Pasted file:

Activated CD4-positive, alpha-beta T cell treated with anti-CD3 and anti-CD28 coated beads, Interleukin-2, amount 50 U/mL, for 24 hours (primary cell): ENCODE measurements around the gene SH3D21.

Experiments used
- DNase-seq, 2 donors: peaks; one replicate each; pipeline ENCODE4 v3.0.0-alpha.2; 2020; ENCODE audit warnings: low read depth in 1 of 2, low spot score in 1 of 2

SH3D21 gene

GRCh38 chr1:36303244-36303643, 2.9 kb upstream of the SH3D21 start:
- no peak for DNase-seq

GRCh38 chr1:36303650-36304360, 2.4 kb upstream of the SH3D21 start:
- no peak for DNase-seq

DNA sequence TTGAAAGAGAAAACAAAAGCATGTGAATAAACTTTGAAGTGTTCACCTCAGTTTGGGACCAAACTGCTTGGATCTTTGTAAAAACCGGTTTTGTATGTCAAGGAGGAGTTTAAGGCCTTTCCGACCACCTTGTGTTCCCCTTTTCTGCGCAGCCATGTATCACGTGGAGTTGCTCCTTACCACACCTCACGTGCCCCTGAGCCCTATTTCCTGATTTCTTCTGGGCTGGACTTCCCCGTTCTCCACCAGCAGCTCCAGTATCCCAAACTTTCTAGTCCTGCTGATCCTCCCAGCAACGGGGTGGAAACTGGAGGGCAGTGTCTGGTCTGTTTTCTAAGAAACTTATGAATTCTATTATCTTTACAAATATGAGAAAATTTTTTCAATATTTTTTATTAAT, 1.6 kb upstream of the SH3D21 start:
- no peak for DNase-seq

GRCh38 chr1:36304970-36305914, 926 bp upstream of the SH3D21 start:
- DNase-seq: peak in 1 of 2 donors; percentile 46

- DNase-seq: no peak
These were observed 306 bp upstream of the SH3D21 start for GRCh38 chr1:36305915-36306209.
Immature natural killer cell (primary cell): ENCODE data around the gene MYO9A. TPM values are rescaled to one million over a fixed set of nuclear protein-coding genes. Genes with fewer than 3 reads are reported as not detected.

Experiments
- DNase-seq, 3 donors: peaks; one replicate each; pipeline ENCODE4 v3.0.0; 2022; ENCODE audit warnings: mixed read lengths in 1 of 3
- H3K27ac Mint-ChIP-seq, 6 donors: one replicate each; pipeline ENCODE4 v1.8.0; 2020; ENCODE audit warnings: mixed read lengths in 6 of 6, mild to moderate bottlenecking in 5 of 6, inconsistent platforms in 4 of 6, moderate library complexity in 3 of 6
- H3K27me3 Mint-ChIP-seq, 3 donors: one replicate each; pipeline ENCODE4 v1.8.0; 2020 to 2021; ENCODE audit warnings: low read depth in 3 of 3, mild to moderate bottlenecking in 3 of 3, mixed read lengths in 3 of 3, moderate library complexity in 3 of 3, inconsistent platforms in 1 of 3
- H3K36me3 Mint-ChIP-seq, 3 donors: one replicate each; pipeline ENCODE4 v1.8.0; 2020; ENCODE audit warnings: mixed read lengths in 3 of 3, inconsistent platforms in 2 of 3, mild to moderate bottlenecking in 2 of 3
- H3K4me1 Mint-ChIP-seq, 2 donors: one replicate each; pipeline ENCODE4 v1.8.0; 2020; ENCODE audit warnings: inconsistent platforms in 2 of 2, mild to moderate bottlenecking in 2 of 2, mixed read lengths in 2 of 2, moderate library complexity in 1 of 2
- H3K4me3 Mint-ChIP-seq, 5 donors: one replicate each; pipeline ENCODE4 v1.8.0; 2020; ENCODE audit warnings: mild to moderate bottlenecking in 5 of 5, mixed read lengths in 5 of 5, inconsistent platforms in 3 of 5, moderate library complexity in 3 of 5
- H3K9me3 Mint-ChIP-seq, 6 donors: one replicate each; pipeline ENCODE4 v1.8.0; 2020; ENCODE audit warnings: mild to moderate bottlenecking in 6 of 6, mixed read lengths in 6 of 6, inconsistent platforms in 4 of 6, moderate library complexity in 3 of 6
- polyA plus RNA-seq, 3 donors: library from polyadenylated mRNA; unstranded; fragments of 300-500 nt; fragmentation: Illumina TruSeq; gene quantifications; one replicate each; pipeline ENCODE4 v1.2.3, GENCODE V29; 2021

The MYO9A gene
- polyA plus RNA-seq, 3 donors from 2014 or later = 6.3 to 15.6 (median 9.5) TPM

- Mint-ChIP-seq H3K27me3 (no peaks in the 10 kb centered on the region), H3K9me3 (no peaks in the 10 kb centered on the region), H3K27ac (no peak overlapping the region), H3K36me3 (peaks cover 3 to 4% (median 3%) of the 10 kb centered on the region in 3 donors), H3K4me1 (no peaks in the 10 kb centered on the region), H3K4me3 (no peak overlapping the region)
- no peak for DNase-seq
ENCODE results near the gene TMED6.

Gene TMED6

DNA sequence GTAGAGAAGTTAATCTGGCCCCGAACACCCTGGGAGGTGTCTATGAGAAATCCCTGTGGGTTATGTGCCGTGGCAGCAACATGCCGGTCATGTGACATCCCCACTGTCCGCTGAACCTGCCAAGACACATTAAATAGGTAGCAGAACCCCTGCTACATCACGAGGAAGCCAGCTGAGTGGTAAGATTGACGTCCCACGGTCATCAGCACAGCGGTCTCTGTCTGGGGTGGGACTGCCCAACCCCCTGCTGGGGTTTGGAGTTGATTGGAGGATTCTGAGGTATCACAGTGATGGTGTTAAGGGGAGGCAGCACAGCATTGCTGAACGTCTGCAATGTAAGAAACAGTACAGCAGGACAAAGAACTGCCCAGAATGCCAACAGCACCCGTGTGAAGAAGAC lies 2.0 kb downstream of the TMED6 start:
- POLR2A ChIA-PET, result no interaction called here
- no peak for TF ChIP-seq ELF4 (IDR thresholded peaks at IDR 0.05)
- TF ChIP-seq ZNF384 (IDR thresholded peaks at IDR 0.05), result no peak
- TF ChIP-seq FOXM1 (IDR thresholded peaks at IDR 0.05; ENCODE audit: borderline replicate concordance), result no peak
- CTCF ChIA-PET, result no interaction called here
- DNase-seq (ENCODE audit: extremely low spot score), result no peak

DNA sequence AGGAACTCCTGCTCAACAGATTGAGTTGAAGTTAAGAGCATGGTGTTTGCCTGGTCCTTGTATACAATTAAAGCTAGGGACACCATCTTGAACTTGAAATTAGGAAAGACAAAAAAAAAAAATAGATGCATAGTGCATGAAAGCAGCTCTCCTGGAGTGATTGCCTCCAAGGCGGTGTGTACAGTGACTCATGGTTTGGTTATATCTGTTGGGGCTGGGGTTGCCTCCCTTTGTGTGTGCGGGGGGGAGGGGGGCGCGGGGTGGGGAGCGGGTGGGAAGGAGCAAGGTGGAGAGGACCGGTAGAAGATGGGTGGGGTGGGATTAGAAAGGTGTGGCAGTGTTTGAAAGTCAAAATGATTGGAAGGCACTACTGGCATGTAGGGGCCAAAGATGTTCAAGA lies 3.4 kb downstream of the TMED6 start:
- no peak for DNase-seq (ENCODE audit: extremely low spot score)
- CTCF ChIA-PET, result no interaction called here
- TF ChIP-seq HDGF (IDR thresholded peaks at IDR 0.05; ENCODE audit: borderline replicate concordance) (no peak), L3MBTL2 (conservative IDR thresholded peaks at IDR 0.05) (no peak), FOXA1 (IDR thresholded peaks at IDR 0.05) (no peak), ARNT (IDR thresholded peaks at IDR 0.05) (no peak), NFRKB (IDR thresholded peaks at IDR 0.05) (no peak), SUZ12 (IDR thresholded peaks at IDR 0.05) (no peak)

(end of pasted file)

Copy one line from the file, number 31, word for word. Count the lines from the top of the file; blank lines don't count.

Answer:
DNA sequence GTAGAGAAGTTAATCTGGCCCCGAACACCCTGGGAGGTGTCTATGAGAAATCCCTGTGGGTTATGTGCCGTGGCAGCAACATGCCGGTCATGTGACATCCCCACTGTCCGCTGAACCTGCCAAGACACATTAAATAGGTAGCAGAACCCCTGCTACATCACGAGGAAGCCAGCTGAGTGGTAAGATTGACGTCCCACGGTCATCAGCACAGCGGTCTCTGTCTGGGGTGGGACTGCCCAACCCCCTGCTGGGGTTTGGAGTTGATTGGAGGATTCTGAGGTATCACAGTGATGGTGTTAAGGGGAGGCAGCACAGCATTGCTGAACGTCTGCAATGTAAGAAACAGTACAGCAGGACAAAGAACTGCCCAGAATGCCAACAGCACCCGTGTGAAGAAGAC lies 2.0 kb downstream of the TMED6 start: